Qaddafi may have had a bad luck of being born too late for his assumed social persona, that of being, or pretends to be, a genuine Bedouin. When adding his landing also square right at the top of a country with only a name on its side then his misfortunes were perhaps Fate's revenge. Too late, for the Ages of insignias, coats-of arms, family-escutcheons, and suchlike of the haut monde the Aristocracy and its Nobility had concocted as nick-knacks and heirlooms to distinguish themselves from the rabble, the riffraff and the hoi-polloi of their times. Luck served him badly by landing him at pyramid's top in a country which also had lacked any traditions of knighthood or courtly traditions. Upon assuming power and learning about protocols, Qaddafi may have soon realized his state's emblematic poverty, and thereof went on a campaign to invent the wheel, so to speak, as far as, the country's distinguishing markers, symbols and all the rest of State's paraphernalia in general. A daunting task! Luckily for the Colonel, he's one trait on his side: circumstances, scarcity, and bad luck have never stopped him from making a mockery out of the ordinary just as his ancestors, the Bedouins had done for millennia! Proving once again that to come late to the world stage wouldn't stop the 21st- century Bedouin-manque' par-excellence from reproducing the simulacra of the trappings which had characterized and indeed distinguished a life-style, dictated by mere necessity, and for all practical purposes had gone awhile ago with the wind. [Oil rigs have already replaced bedouin encampments, Land-rovers and Toyotas have replaced camels and caravans, foreign hard-hatted workers have been roaming the desert instead of the roving Nomads, etc.].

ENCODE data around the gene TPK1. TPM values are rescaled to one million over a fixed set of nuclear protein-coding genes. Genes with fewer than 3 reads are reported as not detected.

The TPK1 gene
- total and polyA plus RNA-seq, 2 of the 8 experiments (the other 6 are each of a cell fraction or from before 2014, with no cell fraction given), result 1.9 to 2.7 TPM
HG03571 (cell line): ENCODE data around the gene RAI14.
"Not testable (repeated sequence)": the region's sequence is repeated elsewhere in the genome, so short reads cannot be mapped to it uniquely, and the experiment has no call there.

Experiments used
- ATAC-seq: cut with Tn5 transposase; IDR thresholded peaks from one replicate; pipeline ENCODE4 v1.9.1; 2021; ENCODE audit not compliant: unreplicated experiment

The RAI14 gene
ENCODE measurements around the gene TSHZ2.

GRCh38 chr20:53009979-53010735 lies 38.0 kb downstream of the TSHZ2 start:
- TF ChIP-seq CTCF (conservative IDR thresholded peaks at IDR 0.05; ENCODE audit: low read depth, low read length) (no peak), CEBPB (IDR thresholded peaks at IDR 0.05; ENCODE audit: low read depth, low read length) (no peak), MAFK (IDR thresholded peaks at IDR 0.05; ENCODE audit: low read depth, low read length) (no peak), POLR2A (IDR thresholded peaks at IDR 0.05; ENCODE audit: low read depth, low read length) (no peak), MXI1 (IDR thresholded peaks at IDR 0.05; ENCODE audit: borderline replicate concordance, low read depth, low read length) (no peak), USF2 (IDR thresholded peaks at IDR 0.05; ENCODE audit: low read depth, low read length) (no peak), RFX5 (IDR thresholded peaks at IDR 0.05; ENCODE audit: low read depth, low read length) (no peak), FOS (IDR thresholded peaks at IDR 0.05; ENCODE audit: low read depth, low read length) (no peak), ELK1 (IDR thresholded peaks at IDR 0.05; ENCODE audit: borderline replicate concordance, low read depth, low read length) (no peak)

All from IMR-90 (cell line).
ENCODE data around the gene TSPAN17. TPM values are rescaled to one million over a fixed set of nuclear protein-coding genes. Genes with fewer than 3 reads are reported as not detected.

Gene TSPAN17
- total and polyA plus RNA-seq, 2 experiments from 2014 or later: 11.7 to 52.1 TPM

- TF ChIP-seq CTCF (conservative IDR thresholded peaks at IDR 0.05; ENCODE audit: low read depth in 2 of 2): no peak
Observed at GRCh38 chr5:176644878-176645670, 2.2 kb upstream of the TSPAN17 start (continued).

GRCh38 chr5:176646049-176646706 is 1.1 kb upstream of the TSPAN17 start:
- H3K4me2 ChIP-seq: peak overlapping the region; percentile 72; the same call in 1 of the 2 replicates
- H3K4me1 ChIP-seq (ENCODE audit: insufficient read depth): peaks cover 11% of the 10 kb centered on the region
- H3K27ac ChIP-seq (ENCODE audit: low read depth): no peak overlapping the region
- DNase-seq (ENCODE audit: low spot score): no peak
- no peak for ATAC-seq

True to a well-noted tendency, as one way and a mode of life disappeared, their coattails and trappings come to acquire more than the highfalutin symbolic values rather their pedestrian and mundane sentimental values, with emotional charges that exceed contents and could be comparable to those of totems and memorabilia. And in the age of mechanical reproduction, life styles and their images can be recycled easily into emblems -as Hollywood has done with Cowboys and Indians, making of them iconic symbols of daredevil and derring-do of the pioneers! Though such a qualitative jump was never automatic nor all relics make for good emblems and symbols. History, culture, circumstances and vicissitudes work their magic to siphon and filter an object into more than what it was, to become an emblem standing for something else! Qaddafi's bet that he and the Tent would embody the anthropological trove of a world outlook and its mode of living, and thus come to symbolize, not its passing but above all what it stood for: purity, simplicity, austerity, etc... These contents are being conveyed sometime subliminally or other times straight forward as when he leaves the country. However, in the current Libyan stage of being in-between, between Bedouinism and settled life (civilization), the coexistence of such diametrically opposing values may only add to confusion and collusion of behaviors and worldviews and thus aggravate further the extent of alienation and enstrangements. For, unfortunately for the Colonel, such accelerated process of historicization may have worked if Libya were in a different stage of development. That's, if Libya had truly left the age and mindset of Bedouinism entirely awhile ago and now is merely using such items as heuristics recollections to reflect upon its origins and remote beginnings. For roots, inspiration, and recharge! But the fact is, a world and a way of life may have gone by, but their cultural contents, beyond simple yearnings, still dominates the Libyan chaotic urban scenes and conditions the behaviors of the fledgling nascent, back-wooded, and watered-down pseudo-bourgeois in rather meaningless and inane ways. History, its reproduction, and make-belief collide with actual life conditions. Because without the interruption cycle(s) the images are still fresh in the living memories and have not yet acquired the status of archetypes. For, without the due temporal and developmental distances, signs have a striking physical presence that prevents them to germinate the seeds of a fecund referent(s). If these images were indeed needed, they'd have to be turned first into cultural products. Without such reworking, in the best scenario, they become mere nostalgia writ large, for an age or a way of life, though still vividly present, their assumed values -of Bedouinism-are on the way out. Thus the proposed images instead of playing the role of keeping, resurrecting , and recapturing the assumed latent attributes they may become emblems of failure of a culture in need of filling its tragic voids. The tent, the camel and the Bedouin stand as a consoling tools for some supposed lost innocence and purity! They stand for what those images connote: pride, courage; and austerity and come juxtaposed against those of today's, almost their opposite counterparts of: abjectness, apathy, and decadence. The reality of globalization comes juxtaposed to memories and images of a parochial and simpler ages -just as the images of his somewhat contemporaneous, the Cowboy, were re-fabricated and manipulated against the degradations and gaps of the age of industrialization.